Monday, February 8, 2010

Recreational Rivers

Saturday Feb 6, 2010:
Santa Clara River Kayak Run

I got a call Saturday morning. "Ventura River's only 70 cfs at Foster Park. But it looks like the Santa Clara may be do-able."

We are so fortunate to have two rivers in Ventura...

The rain had just started to come down in full force again. "I'm in. Let's do it!"

Most folks don't consider the recreational possibilities on these rivers in Southern California. After all, they're dry most of the time... Until they flood, and that's often not a safe option. But this year's series of storms has raised base flows so that the couple of inches of rain that fell on Friday made for potentially steady flows in the rivers.

The Ventura River had about 170cfs (cubic feet per second) in Matilija Creek, which when added to the 70 cfs in the North Fork made for over 200 cfs in the upper Ventura River. Enough to paddle a kayak in that reach of the river. The problem was that Casitas Water District was diverting the bulk of the flow into Lake Casitas at the Robles Diversion. So flows downstream of the diversion dam were still far from boat-able.

That's how four of us ended up driving out to Santa Paula with a carload of kayaks on Saturday afternoon. We put in at a steep streambank, and paddled into the fast-flowing chocolate brown river. The river quickly moved us downstream, with multiple opportunities for small surfing waves and class 2 rapids. Despite the rain and drizzle, we were having a blast!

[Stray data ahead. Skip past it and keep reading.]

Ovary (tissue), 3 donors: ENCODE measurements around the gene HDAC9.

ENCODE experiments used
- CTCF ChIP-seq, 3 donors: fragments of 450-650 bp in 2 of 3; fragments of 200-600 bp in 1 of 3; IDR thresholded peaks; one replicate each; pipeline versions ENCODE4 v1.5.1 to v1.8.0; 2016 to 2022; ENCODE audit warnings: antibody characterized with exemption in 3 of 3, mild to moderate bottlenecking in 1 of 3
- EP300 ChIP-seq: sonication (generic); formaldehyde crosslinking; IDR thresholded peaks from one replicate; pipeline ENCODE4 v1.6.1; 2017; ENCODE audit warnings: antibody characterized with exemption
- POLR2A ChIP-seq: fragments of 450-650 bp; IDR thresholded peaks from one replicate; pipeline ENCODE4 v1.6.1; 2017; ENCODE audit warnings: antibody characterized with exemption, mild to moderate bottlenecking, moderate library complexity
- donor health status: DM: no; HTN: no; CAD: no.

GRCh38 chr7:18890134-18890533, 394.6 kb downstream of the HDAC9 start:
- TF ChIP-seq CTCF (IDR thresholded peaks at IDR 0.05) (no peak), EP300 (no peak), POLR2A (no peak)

Several miles downstream we approached the Vern-Freeman Diversion Dam. An operator on the intake works starting waving frantically at us as we approached, pointing us to the opposite bank. We knew the dam would mean a portage, and it turned out to be fairly straightforward once we bushwhacked through the willows.

After dragging our boats along the dam and lowering them down, we put back in below the man-made cascade. Paddling along the face of the dam and over to the fish intake, it was obvious why there is a need for re-design for fish passage around this facility. A fish would have a hard time detecting the fish intake from the bigger flows coming over the dam, and even then a drain pipe was delivering a muddy soup right into the entrance pool. A recent CalTrout legal settlement has initiated a design process that will hopefully remedy this problem. After all, steelhead must make it past this obstacle in order to reach the endless habitat in the Sespe Wilderness upstream.

Downstream of the diversion, things started to get a bit more urban. We passed below several large freeway bridges, wondering if anyone was noticing the small flotilla headed down the river. The bridges produced a few nice holes to play in before heading downstream again.

Down in the lower Santa Clara, just a couple of miles up from the estuary, is where things got a bit interesting. Here we almost got lost in the numerous small channels flowing through the willows. It took a bit of creative bushwhacking to find our way out to open water again. A short way downstream, we flushed out flocks of duck that became silhouetted against the sunset sky. It almost felt as if we were in another part of the state.

Tired from paddling all afternoon, and with daylight dwindling fast, I was glad to see the Harbor Blvd bridge ahead. We made the 14 miles down to the estuary from Santa Paula in about 3 hours.

We are looking forward to the next rains in the hopes that we will be able to paddle down the Ventura River. Let us know if you want to come along!

More on recreational rivers here: